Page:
Currently the laboratory is using its experience in PTP enzymes and developmental neurobiology to focus on basic and translational aspects of the molecular and cellular biology of neuroblastoma. We have shown that PTP inhibitors of the oxovanadium family can enhance retinoids actions in inducing differentiation and senescence in tumour-derived cell lines. Further, novel studies showed that oxovanadium synergises strongly with inhibitors of glutathione synthesis to induce high levels of cytotoxicity in most neuroblastoma cell lines. Both of these areas are of interest in the longer term for potentially enhancing residual disease treatment in patients. Our objectives have included the identification of PTP protein family members that may be acting as “survival-promoters” in these tumours cells. Using an shRNA knockdown screen, we have identified candidate enzymes that we are now following up as potential drug targets. Using RNAseq approaches, we have also investigated the transcriptional basis of oxovanadium’s interactions with retinoids and glutathione blockers and have identifed a novel group of candidate genes that promote the proliferation and survival of neuroblastoma cells. These are being investigated to improve our understanding of growth control in these tumour cells, and also as potential leads for future theraputic approaches.

Lastly, we have recently worked with collaborators in Cardiff on the beneficial effects of CYP26 inhibitors as enhancers of retinoid action in neuroblastoma cells. We have shown for the first time that such inhibitors can enhance retinoic acid's ability to induce cell differentiation and suppress growth. Since delivery to tissues is hindered by high hydrophobilicty of the inhibitors, we have also worked to demonstrate efficient delivery to cells using liposomal nanotechnology. We now want to understand whether such an approach may improve retinoid action during neuroblastoma treatment in vivo.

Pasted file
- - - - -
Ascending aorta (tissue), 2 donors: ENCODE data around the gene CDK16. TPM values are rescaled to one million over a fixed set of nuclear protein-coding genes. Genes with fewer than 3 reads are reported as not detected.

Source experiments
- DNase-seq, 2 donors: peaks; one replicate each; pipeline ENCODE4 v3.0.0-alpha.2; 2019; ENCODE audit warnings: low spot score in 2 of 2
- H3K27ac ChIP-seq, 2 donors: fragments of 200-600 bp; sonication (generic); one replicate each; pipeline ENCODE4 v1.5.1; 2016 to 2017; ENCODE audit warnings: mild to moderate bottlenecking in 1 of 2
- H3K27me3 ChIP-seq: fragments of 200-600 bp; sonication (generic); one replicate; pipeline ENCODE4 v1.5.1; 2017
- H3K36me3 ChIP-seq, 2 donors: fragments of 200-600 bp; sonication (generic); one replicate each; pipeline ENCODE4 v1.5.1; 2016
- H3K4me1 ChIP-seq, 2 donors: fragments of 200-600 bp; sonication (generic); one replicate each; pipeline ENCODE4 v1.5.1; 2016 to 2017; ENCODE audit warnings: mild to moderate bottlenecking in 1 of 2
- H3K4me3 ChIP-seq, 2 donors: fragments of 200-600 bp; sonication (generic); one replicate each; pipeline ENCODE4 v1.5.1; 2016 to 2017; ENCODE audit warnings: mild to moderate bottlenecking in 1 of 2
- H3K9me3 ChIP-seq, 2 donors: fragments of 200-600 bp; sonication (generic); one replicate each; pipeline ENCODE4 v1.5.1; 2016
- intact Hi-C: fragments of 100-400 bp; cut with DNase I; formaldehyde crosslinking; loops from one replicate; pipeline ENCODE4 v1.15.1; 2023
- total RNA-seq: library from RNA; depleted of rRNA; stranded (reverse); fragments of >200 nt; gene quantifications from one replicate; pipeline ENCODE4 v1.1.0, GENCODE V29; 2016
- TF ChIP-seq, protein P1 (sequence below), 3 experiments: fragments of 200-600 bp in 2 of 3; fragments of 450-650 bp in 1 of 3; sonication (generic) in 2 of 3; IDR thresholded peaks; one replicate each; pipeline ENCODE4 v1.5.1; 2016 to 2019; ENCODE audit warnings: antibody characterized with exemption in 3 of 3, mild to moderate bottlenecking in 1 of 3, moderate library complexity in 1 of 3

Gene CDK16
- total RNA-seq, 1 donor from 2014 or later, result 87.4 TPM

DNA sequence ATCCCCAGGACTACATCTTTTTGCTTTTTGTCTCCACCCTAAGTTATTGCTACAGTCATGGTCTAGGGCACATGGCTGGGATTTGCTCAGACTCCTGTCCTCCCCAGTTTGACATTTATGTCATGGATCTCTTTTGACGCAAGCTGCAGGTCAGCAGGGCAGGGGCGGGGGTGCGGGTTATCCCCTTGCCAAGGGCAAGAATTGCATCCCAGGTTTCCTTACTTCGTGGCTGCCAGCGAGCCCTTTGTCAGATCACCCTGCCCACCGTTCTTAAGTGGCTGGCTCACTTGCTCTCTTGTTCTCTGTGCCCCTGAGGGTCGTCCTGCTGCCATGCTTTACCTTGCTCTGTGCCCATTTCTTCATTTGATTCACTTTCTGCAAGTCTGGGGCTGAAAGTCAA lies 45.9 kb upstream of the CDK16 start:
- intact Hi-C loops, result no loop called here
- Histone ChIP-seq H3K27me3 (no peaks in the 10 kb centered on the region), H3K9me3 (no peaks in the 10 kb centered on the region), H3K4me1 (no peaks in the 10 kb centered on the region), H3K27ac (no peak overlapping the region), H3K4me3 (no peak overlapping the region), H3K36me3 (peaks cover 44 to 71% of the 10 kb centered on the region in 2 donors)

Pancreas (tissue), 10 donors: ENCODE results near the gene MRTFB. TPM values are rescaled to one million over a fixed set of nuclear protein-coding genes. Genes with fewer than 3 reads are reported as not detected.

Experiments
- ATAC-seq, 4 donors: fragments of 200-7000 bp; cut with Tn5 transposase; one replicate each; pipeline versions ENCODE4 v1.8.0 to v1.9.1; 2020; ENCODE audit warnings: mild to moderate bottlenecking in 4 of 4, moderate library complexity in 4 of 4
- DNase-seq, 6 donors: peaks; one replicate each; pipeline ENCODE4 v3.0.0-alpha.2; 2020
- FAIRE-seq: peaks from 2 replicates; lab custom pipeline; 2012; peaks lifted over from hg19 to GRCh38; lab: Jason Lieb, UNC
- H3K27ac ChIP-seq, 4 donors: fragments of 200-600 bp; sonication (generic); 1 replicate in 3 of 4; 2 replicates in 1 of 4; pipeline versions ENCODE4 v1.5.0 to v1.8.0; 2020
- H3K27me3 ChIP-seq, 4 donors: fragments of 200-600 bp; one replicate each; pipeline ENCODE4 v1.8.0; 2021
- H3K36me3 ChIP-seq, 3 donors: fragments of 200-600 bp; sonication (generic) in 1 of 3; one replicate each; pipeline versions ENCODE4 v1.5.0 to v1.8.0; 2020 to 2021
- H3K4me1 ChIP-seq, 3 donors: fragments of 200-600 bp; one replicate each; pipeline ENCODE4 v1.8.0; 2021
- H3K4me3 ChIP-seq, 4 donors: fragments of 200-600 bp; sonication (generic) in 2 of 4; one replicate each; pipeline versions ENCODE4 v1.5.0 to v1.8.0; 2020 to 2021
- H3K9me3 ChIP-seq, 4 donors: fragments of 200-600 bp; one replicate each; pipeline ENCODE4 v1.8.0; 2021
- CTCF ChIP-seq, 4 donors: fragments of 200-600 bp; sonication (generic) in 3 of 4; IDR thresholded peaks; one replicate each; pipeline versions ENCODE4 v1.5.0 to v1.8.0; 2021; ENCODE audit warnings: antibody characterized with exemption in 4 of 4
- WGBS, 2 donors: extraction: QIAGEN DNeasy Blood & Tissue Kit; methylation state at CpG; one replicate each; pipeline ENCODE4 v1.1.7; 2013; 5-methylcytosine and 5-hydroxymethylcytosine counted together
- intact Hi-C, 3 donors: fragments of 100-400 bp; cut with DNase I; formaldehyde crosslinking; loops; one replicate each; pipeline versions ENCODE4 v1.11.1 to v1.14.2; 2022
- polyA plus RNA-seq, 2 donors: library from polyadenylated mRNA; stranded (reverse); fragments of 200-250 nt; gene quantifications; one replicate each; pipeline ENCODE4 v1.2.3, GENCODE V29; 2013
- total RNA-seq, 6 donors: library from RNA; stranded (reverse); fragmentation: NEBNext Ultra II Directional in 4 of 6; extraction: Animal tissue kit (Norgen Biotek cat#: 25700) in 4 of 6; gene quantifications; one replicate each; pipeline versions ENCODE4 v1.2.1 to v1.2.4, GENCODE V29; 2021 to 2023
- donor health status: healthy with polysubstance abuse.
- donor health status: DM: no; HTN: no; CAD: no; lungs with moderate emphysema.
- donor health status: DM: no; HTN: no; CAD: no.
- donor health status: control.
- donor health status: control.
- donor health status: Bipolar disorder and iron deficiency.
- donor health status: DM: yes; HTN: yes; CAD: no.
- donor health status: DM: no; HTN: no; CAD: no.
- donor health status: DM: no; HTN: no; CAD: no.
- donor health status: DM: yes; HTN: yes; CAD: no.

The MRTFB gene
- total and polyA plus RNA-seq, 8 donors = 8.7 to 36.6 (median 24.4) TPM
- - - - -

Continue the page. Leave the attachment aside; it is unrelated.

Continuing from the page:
Teaching Summary

My direct teaching roles are:

1) Lecturing on cell signalling on the MRes in Biomedicine at ICH

2) Lecturing on peripheral nervous system development under the MSc/MRes Neuromuscular Disease and MSc CLINICAL NEUROSCIENCE/NEUROLOGY

3)  Lecturing on paediatric neuroblastoma under the MSc Paediatrics and Child Health

4) Research project supervision of BSc, MSc and PhD students in my laboratory

5) Module lead for the URCA Module in the Cell and Gene Therapy MSc at GOSICH

6) External examiner for the MSc in Cancer Biology, University of Kent

7) I am Faculty Graduate Tutor for research in Population Health Sciences and this includes running skills workshops for PhD students

01-APR-2012 Departmental Graduate Tutor (Research) Institute of Child Health UCL, United Kingdom
01-OCT-2002 Reader Institute of Child Health UCL, United Kingdom
Academic Background
1986 PhD Doctor of Philosophy – Genetics and Biochemistry University College London
1985 MA Master of Arts University of Cambridge
1982 BA Bachelor of Arts – Natural Sciences University of Cambridge